Richard Smith, 57, had led the firm since 2005 and was widely admired on Wall Street. He had been under the spotlight since news broke of an Equifax data breach that exposed the personal information of as many as 143 million people.
The chairman and chief executive of Equifax, Richard F. Smith, retired on Tuesday in the aftermath of a major data breach that exposed the personal information of as many as 143 million people, says the New York Times. Two other top Equifax executives — the chief information officer and the chief security officer — stepped down on Sept. 14. Equifax, based in Atlanta, said this month that hackers had exploited an unpatched flaw in its website software to extract names, Social Security numbers, birth dates, addresses and other information about millions of people. The company faced a blistering outcry from lawmakers and the public for failing to protect the sensitive data and for a response that many found lackluster.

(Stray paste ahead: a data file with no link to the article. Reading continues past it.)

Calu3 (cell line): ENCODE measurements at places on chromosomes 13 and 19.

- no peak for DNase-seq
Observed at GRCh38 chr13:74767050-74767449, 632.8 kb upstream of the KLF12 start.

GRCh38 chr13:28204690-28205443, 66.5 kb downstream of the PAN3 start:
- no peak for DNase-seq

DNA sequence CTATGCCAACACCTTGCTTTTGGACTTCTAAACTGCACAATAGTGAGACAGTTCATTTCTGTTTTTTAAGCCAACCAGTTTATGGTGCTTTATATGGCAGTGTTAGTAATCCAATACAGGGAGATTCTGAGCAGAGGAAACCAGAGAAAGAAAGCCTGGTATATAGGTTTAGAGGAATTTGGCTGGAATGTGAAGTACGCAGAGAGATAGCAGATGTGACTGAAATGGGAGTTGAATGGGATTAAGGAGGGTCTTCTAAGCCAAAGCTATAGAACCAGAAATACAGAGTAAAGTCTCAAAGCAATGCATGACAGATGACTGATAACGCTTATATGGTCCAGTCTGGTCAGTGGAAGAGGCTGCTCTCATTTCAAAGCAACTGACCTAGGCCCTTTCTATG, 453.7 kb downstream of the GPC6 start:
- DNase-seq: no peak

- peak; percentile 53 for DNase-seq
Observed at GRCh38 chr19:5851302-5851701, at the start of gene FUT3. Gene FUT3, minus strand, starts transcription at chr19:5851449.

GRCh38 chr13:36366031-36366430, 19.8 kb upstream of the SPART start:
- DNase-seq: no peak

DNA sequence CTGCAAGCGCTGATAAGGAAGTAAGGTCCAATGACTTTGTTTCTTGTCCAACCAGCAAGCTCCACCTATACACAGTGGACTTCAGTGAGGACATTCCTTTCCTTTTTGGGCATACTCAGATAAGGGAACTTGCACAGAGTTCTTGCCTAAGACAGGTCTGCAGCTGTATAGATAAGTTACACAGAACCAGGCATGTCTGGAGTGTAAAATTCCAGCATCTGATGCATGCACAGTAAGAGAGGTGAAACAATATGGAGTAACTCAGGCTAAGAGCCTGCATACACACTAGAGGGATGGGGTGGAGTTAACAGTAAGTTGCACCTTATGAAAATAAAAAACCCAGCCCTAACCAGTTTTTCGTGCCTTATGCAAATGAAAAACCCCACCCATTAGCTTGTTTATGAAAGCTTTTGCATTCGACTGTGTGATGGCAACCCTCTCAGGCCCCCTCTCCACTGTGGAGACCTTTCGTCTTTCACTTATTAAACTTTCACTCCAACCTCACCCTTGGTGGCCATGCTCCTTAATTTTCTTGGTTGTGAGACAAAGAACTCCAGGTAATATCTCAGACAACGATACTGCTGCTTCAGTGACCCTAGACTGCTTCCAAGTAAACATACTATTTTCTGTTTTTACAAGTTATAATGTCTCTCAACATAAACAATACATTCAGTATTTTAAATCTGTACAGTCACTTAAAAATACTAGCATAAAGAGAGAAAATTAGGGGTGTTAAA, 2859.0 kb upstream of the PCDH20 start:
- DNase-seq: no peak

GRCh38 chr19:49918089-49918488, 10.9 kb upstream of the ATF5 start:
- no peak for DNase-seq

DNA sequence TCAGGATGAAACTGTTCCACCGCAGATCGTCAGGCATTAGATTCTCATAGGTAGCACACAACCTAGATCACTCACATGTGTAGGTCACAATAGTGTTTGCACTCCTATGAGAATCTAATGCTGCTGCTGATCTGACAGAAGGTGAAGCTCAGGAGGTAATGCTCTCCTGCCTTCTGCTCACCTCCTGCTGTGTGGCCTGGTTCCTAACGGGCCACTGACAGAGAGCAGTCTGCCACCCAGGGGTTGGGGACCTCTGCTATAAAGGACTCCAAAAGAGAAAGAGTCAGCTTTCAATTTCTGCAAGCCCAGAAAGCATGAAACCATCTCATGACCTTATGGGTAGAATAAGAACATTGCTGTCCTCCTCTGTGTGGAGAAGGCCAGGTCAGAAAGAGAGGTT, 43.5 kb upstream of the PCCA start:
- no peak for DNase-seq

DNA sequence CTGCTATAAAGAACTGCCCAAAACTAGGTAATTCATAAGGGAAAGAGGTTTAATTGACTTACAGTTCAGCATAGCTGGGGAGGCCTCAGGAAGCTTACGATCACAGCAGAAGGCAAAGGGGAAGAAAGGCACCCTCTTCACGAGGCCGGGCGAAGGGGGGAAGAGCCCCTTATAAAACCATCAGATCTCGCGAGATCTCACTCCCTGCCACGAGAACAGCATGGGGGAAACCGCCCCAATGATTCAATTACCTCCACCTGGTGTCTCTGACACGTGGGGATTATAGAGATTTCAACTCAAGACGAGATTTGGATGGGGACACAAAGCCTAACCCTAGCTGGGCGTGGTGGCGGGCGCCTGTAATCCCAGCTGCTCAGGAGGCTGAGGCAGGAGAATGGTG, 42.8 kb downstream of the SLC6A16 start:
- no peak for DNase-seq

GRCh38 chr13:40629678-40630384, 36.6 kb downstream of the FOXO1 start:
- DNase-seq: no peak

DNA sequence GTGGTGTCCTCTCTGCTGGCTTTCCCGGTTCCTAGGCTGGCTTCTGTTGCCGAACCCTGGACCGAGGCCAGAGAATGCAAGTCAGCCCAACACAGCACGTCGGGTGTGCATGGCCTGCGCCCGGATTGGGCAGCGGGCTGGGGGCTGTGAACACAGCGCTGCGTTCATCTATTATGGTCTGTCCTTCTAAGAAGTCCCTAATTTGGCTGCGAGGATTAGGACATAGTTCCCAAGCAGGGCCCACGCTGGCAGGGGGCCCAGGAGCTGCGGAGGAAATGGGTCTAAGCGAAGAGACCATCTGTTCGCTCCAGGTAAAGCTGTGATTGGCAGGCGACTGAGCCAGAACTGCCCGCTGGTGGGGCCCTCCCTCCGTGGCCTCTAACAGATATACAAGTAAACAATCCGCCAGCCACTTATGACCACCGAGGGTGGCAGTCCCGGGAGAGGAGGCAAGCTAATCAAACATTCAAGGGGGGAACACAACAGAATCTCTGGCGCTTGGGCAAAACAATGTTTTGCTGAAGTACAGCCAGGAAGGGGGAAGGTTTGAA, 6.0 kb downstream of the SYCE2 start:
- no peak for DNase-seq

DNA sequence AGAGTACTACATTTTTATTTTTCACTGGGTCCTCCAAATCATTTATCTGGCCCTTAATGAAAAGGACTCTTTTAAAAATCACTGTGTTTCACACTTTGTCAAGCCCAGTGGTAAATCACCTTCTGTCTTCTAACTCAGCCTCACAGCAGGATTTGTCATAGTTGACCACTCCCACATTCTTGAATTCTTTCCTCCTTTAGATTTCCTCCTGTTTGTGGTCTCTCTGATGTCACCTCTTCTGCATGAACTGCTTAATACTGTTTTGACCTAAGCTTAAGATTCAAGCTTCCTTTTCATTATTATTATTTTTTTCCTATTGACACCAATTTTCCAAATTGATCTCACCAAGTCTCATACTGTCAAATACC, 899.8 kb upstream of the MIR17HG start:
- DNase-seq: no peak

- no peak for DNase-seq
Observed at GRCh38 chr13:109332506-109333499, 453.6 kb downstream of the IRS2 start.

Smith, 57, had been the chairman and chief executive of Equifax Inc. since 2005. He joined the company after a 22-year career at General Electric that included top executive positions in the conglomerate’s insurance, leasing and asset-management divisions. Before the data breach at Equifax, Smith was widely admired on Wall Street for developing new products and increasing sales. Equifax had revenue of $3.1 billion last year, up from $1.4 billion the year he took over. Federal authorities, led by the F.B.I., have opened a criminal investigation into the cyberattack on Equifax. More than 30 state attorneys general have begun investigations into the breach, and federal lawmakers from both parties have requested information from Equifax and called for hearings on what went wrong.